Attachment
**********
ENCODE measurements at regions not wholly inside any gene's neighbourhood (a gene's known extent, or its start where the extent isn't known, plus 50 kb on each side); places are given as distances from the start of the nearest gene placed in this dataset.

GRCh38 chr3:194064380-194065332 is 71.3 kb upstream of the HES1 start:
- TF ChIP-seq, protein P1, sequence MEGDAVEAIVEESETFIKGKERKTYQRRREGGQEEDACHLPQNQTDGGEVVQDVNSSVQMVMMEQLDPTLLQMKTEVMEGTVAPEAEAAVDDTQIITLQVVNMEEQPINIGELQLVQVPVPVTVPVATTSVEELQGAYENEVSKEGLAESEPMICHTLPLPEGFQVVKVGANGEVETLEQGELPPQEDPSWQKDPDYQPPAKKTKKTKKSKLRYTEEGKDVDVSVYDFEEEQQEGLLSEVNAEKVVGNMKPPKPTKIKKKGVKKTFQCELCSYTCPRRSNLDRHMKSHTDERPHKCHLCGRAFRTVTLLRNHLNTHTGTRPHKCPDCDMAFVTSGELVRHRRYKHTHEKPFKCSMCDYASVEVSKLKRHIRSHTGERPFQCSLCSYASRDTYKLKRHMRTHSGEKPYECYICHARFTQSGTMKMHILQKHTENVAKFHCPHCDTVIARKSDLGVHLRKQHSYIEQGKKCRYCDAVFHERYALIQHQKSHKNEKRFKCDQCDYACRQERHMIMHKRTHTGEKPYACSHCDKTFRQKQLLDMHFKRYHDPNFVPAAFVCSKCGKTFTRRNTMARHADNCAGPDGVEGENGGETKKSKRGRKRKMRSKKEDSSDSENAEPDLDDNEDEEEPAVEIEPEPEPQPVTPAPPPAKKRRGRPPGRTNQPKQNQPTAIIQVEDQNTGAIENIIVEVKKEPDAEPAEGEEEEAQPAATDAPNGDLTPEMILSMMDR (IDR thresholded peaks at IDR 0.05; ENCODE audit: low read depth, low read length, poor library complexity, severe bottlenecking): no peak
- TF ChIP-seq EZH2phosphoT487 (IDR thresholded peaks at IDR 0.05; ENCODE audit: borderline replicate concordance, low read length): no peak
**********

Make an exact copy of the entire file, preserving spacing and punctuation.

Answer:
ENCODE measurements at regions not wholly inside any gene's neighbourhood (a gene's known extent, or its start where the extent isn't known, plus 50 kb on each side); places are given as distances from the start of the nearest gene placed in this dataset.

GRCh38 chr3:194064380-194065332 is 71.3 kb upstream of the HES1 start:
- TF ChIP-seq, protein P1, sequence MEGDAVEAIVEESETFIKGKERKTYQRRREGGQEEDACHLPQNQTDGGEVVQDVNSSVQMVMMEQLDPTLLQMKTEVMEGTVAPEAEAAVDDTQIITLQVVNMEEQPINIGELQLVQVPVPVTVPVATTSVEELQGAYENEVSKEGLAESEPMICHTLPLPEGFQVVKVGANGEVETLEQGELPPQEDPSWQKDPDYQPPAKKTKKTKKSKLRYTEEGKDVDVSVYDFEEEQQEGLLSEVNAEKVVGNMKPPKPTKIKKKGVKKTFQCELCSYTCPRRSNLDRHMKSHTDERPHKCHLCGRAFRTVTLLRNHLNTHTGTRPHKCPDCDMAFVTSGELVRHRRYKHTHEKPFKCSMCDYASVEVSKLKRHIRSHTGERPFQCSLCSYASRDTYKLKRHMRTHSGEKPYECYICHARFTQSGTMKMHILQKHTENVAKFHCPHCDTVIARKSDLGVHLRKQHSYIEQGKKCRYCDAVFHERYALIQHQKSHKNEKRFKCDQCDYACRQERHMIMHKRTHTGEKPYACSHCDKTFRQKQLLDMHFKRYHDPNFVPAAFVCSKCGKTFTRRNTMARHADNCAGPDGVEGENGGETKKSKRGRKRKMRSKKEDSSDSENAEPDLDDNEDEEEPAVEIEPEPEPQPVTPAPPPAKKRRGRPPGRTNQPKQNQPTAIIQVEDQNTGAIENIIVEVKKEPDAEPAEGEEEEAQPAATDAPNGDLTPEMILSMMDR (IDR thresholded peaks at IDR 0.05; ENCODE audit: low read depth, low read length, poor library complexity, severe bottlenecking): no peak
- TF ChIP-seq EZH2phosphoT487 (IDR thresholded peaks at IDR 0.05; ENCODE audit: borderline replicate concordance, low read length): no peak